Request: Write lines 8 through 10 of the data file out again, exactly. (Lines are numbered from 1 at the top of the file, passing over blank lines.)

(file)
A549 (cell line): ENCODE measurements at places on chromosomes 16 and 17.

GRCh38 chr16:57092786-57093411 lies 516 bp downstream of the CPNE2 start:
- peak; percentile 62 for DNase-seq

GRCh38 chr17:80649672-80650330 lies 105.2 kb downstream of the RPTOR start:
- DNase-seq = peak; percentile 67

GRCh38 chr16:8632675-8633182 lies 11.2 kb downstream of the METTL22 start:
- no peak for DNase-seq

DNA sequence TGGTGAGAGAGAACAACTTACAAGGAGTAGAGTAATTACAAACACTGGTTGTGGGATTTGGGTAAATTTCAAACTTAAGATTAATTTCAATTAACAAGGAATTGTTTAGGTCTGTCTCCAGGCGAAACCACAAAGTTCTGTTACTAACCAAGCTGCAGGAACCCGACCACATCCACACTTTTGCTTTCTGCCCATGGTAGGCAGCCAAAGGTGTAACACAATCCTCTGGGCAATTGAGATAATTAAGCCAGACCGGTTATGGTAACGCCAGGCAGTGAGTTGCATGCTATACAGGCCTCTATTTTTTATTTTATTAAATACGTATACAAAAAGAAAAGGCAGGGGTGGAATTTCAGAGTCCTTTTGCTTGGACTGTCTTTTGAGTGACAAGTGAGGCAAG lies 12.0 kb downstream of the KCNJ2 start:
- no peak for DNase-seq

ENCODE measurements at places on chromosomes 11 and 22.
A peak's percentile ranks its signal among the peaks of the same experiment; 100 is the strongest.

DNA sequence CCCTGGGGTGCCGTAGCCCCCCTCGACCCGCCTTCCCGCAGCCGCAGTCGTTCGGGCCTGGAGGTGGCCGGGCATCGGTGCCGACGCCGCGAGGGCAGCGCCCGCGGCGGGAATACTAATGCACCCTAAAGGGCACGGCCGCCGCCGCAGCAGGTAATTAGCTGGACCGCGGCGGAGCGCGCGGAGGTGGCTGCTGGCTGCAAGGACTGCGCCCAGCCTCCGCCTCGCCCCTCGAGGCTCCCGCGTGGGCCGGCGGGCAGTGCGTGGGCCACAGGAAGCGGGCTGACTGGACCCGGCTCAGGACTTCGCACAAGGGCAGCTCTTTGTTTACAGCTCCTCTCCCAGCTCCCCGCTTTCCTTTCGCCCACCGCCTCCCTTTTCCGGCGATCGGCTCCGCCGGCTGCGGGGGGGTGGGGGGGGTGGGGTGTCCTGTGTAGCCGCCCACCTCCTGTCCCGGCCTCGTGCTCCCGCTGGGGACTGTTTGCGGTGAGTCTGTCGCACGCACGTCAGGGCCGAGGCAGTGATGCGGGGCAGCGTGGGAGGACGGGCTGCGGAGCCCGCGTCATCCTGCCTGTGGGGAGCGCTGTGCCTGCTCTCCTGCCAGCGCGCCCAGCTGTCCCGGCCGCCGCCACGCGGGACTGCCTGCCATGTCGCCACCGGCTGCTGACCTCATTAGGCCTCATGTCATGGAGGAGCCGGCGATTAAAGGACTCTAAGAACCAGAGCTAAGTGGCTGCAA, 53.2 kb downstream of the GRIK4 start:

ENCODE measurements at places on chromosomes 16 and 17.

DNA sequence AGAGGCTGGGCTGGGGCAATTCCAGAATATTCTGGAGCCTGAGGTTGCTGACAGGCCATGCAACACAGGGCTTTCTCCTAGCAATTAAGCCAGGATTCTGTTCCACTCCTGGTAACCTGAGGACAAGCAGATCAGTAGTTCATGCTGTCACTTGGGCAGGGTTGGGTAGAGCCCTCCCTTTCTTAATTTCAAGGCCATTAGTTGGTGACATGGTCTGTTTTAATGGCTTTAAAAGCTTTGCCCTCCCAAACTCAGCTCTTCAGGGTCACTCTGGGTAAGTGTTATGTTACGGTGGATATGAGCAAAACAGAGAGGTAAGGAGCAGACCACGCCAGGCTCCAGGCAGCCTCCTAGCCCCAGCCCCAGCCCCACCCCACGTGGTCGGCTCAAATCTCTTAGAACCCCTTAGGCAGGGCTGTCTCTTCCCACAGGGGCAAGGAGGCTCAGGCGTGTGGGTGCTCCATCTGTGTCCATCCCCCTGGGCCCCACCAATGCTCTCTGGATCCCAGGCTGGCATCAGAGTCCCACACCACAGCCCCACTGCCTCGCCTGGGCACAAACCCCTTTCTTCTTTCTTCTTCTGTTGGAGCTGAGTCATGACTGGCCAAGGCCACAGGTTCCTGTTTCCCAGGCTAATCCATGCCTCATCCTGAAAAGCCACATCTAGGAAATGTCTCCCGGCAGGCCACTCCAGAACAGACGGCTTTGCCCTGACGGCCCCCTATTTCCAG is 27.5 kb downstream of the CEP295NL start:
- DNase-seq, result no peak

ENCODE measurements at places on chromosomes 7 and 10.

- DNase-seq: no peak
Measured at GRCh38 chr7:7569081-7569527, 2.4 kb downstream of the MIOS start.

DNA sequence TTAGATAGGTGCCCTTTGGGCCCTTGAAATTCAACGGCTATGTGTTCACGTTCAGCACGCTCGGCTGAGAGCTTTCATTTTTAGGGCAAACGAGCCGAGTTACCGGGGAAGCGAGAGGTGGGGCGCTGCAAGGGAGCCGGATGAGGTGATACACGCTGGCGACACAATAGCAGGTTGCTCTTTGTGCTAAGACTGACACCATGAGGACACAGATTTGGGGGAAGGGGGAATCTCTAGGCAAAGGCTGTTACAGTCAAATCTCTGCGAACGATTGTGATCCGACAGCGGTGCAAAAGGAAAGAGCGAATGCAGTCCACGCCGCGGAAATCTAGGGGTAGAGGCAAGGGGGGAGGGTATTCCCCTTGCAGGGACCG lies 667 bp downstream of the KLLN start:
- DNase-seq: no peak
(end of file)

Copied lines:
DNA sequence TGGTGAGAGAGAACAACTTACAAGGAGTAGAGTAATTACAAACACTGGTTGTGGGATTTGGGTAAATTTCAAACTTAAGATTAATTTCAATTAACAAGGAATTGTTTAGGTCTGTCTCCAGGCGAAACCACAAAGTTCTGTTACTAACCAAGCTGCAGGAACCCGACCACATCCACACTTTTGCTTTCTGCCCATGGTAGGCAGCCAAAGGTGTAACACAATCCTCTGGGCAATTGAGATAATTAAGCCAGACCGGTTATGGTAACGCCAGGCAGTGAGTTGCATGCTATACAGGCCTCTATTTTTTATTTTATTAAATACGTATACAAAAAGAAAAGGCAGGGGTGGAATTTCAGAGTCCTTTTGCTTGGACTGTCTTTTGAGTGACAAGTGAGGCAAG lies 12.0 kb downstream of the KCNJ2 start:
- no peak for DNase-seq

ENCODE measurements at places on chromosomes 11 and 22.